For the 2 weeks I had been having very annoying NTP sync issues on some of my VCSA and PSC appliances in one of the datacenters.
While my SSO domain and vCenter enhanced linked mode were for the most part working properly, it still bugged me that the NTP clocks on my PSC and VCSA in datacenter 1 were properly syncing with the NTP source (windows NTP source), but the NTP time on my PSC and VCSA in datacenter 2 were always off with somewhere between 3 to 7 minutes with the clocks of all my other appliances and Windows VM’s. They did how ever sync properly with each other.
(For trouble shooting purposes, I pointed all appliances to a single NTP source in a single data center)
To solve this issue I tried the following things which did not solve the issue:
- Removed ” Synchronize Guest with VM Host” in the VM properties.
- Using VAMI for the VCSA https://vcenter:5480 to set the NTP servers.
- Using VAMI for the PSC https://PSC:5480 to set the NTP servers.
- Rebooted the appliances (using shell commands)
- No luck, the NTP time on the secondary VCSA and secondary PSC remained out of sync with all other servers and devices.
- I modified the ntp.conf file in both appliances to reflect only the NTP source which I was using for troubleshooting.
- I restarted both appliances
- No luck, the time remained syncing for like 15 seconds, then reverted back to a time sync difference of 3 to 7 minutes. Typing date in shell would actually show the correct date and time for like 3o seconds and then go out of sync again with a time difference of, you guessed it, 3 to 7 minutes with all the other servers and appliances. Very odd.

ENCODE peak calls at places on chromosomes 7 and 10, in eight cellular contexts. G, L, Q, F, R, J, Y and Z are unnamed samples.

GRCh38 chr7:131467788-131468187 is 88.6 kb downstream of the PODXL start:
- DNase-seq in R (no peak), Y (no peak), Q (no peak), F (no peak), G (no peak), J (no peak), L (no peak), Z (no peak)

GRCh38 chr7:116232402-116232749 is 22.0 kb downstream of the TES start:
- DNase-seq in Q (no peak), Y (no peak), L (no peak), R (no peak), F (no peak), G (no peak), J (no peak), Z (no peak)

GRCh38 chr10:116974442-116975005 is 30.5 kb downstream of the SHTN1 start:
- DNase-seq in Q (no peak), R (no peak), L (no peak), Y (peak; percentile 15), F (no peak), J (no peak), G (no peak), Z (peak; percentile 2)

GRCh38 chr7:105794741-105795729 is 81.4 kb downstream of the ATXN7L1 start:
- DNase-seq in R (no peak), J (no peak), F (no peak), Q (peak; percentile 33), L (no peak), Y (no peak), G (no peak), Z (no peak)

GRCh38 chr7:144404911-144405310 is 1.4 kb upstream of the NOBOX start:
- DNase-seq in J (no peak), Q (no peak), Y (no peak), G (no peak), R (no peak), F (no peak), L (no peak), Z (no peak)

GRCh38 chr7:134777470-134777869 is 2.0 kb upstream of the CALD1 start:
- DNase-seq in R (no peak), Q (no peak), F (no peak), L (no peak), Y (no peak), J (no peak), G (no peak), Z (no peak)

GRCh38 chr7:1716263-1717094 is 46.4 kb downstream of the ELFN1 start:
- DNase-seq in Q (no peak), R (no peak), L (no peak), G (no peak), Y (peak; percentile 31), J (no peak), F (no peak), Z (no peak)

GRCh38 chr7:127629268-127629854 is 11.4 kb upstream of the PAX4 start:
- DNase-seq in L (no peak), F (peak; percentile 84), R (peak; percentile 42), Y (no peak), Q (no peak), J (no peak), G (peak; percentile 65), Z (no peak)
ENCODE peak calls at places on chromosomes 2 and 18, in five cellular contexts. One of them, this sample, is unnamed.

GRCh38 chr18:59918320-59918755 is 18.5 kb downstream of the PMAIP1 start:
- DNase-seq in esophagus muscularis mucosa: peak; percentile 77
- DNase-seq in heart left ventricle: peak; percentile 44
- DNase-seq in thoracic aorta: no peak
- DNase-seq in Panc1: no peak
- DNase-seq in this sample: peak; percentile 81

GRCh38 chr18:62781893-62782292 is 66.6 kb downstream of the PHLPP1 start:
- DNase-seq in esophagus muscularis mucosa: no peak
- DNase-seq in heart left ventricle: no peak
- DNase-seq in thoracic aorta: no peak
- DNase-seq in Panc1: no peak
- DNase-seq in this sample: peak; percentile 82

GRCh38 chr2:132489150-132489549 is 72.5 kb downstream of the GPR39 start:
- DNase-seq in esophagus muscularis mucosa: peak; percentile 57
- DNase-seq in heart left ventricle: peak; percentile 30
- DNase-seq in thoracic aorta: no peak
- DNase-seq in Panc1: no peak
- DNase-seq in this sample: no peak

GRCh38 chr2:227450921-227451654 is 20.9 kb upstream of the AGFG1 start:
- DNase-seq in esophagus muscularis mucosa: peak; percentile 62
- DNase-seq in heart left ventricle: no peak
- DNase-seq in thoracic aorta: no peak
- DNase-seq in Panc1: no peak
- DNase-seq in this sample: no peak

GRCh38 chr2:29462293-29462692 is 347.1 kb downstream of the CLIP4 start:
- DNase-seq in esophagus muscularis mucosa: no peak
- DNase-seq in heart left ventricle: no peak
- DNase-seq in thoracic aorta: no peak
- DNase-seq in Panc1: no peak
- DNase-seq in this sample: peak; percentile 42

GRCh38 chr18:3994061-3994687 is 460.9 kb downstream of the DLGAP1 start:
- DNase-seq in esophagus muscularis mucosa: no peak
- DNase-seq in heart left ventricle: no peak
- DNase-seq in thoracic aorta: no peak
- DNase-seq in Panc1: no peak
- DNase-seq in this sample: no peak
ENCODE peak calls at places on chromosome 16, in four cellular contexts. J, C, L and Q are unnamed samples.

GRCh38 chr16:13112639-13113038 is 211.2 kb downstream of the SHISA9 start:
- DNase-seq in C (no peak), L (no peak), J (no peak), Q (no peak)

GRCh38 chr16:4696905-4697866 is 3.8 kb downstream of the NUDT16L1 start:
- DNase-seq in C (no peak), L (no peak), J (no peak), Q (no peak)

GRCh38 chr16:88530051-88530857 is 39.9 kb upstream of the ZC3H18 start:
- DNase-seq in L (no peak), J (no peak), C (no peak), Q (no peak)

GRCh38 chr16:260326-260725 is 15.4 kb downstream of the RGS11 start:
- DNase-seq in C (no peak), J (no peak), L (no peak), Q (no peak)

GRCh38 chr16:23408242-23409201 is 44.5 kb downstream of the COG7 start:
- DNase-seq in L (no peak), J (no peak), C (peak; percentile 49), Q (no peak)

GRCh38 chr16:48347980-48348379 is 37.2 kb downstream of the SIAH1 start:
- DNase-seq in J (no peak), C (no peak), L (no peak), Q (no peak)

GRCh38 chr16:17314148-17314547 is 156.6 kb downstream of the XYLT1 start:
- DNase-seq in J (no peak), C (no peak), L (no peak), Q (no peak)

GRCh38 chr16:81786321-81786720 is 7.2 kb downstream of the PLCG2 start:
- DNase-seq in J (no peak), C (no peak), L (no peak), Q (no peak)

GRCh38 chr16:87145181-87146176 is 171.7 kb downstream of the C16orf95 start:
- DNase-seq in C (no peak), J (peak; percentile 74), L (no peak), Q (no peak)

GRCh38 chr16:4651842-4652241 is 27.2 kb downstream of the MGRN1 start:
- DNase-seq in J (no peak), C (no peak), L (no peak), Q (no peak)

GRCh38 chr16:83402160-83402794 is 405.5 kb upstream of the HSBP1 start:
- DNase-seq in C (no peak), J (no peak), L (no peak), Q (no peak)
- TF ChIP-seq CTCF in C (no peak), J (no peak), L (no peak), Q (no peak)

This was really getting under my skin so I decided to give my poor head some time because there was no production impact afterall.
I have to give you a small introduction here. The previous 2 days I have been enjoying a seminar on Cisco’s Cloud Center platform, which is a topic for another post. However in that course sitting next to me was a DevOps engineer, Francois, who is very skilled in Linux and AWS. When he heard about my NTP problem on Linux estate he asked me if he could have a look into this NTP problem with me. Francois and I verified all NTP settings from a Linux perspective. Oddly enough we didn’t find any cause for the time drift.
After about 10 minutes of verifying settings he asked me the following:”Did you run an ntpq -p command yet, to see how much drift you have?” I had not, I didn’t even know the command. This command showed me that the drift (offset) between that particular PSC and the NTP time source was somewhere around 15000! Yeah this was not looking good. We went back to inspecting all basic layers of the NTP configuration. Again we didn’t find any issues with the setup.
He asked me if I tried starting and stopping the NTP service itself instead of rebooting the appliances. I had to tell him I hadn’t. However I did reboot the appliances which seemed to solve this issue for some time but never on a permanent basis. We decided to start and stop the NTP service on itself anyway. You never know, right?
Bingo! Restarting the NTP service itself seems to solve my issues!
Addendum June 12, 2017
A couple of weeks ago I discovered that one of the domain controllers (which are setup to run NTP), the previous PDC, somehow had gotten a bit corrupt. I did not allow me to set the correct time, not allowed it me to properly sync the time with the other DCs. Once this server had been decommisioned all NTP errors have disappeared.